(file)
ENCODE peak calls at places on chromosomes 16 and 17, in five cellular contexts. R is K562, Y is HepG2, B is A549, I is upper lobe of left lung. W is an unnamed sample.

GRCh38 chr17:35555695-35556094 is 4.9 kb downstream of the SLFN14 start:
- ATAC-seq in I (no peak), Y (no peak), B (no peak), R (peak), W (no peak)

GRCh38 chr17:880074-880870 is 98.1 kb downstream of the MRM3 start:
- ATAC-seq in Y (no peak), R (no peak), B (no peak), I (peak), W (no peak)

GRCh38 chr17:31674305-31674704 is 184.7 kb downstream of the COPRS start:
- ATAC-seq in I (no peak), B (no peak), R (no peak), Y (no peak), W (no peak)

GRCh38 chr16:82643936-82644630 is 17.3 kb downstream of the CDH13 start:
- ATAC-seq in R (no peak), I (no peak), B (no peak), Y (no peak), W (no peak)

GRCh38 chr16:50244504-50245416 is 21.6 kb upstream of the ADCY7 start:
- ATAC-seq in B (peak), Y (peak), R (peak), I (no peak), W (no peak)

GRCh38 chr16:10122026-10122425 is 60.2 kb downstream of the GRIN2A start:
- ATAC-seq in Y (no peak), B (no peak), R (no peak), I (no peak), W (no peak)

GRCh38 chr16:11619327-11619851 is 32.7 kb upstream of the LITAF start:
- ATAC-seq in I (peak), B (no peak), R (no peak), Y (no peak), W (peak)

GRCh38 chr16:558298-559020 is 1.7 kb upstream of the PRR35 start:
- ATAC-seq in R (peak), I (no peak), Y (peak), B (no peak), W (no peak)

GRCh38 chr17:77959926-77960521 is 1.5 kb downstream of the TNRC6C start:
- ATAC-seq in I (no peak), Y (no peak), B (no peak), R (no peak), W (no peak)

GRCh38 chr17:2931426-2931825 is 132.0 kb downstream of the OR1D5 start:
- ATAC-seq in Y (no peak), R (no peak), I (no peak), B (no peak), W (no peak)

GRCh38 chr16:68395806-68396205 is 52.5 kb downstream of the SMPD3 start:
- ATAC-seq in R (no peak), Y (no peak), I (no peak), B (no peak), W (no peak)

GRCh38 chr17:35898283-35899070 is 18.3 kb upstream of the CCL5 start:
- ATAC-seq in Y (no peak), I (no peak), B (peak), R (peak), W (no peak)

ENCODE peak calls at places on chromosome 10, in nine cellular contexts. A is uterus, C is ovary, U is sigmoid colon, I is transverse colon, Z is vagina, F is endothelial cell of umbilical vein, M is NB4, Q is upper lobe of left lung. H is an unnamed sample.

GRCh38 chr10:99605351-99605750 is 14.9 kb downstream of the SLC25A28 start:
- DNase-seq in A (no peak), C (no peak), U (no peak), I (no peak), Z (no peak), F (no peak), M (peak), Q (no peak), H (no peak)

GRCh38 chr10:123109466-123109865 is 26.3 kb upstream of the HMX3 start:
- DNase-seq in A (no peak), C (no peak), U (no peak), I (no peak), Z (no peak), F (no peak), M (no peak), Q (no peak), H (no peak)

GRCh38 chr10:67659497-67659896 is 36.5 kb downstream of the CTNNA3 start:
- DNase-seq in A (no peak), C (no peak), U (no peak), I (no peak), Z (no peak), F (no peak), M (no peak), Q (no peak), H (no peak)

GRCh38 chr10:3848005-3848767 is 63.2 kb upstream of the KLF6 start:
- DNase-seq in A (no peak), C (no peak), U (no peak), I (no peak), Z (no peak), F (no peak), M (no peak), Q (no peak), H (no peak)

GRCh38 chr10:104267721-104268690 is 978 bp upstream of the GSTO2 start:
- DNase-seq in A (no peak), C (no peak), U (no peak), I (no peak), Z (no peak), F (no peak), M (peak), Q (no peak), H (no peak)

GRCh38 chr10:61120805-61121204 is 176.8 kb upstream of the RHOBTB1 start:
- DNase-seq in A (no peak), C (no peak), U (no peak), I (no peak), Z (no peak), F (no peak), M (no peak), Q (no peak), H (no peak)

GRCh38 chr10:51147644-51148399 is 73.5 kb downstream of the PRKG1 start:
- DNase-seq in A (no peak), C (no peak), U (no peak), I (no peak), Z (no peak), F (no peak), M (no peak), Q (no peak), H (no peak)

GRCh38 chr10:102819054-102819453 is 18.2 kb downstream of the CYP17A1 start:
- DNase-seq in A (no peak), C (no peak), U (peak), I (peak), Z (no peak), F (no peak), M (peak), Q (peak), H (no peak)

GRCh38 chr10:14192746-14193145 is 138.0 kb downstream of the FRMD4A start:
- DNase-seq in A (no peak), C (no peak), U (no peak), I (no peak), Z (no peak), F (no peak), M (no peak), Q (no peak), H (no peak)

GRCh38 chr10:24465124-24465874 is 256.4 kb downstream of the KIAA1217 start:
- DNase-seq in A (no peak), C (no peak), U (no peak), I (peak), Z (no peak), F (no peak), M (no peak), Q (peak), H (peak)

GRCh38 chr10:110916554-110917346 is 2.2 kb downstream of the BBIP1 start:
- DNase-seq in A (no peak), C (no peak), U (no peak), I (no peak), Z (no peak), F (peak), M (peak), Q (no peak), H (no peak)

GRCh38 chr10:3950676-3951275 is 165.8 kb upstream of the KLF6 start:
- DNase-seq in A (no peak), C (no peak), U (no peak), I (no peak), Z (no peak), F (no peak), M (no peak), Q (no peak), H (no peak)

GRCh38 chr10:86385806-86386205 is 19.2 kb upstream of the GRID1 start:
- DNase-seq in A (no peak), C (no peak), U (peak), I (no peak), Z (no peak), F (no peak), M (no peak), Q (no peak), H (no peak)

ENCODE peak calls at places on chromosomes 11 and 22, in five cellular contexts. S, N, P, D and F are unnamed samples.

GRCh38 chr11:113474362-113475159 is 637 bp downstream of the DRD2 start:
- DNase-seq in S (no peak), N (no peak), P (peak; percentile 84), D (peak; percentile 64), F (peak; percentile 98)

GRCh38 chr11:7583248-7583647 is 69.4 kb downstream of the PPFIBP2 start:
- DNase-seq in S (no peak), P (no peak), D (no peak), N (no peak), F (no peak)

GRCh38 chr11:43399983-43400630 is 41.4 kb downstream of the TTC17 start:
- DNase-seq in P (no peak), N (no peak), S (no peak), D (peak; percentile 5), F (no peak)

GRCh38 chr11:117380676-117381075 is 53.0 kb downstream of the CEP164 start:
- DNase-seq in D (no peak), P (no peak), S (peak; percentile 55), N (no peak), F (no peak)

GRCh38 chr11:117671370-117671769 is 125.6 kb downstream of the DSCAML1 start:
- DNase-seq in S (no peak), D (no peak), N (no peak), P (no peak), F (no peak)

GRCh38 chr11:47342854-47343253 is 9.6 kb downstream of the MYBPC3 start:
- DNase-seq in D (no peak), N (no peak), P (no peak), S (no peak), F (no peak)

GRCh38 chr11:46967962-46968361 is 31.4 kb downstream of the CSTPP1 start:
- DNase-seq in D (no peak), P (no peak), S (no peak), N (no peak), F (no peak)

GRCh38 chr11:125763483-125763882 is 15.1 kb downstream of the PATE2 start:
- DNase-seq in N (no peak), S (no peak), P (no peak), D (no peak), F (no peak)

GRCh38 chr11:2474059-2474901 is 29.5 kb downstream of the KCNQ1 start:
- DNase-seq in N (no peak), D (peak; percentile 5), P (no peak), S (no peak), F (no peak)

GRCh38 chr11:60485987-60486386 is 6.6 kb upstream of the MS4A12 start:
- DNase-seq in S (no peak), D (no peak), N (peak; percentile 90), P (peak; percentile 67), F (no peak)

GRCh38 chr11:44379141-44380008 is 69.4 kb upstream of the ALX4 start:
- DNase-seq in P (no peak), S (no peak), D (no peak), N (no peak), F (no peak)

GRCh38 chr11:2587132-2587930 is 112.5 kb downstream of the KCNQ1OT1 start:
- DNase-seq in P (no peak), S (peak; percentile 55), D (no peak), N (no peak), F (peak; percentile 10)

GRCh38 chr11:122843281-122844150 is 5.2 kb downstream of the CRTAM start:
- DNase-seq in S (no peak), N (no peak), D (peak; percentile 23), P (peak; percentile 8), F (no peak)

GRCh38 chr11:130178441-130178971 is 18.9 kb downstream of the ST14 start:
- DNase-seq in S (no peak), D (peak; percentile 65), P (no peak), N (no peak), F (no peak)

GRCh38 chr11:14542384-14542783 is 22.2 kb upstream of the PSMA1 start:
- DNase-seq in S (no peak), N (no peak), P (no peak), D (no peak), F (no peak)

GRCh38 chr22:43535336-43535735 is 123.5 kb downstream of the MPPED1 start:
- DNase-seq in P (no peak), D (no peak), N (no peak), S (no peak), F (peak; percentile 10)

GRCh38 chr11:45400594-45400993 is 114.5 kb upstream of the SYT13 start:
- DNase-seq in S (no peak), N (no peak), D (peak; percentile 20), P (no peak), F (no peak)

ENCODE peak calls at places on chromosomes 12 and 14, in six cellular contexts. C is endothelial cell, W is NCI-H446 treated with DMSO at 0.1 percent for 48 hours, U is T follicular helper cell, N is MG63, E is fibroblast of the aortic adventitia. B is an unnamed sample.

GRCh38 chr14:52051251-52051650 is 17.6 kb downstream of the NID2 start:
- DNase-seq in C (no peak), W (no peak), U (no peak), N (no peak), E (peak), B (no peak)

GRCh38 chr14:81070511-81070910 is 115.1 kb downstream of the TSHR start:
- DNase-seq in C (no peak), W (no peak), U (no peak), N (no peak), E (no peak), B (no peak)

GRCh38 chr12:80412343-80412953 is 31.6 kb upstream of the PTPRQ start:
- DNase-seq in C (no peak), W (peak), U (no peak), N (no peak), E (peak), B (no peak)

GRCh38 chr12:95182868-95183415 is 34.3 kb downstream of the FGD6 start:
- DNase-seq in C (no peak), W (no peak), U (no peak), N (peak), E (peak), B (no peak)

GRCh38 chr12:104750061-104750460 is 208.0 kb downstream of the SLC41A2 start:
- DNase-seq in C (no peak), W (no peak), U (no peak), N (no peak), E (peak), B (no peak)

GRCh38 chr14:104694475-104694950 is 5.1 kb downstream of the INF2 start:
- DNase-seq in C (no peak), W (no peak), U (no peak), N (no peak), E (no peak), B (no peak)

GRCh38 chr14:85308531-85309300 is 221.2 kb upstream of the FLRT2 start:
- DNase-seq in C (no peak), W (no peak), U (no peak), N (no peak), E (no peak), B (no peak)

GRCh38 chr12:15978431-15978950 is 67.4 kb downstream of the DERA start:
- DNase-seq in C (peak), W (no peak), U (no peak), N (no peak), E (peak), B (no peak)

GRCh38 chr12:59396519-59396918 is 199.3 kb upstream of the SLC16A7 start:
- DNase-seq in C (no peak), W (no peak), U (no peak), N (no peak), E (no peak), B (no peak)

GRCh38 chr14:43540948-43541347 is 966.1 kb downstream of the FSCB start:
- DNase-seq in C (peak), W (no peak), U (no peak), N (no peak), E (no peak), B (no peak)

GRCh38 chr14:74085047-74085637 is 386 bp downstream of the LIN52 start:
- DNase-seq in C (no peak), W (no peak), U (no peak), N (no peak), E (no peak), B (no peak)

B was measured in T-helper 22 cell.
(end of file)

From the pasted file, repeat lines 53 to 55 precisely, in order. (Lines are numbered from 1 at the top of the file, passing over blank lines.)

ENCODE peak calls at places on chromosomes 11 and 22, in five cellular contexts. S, N, P, D and F are unnamed samples.

GRCh38 chr11:113474362-113475159 is 637 bp downstream of the DRD2 start:
- DNase-seq in S (no peak), N (no peak), P (peak; percentile 84), D (peak; percentile 64), F (peak; percentile 98)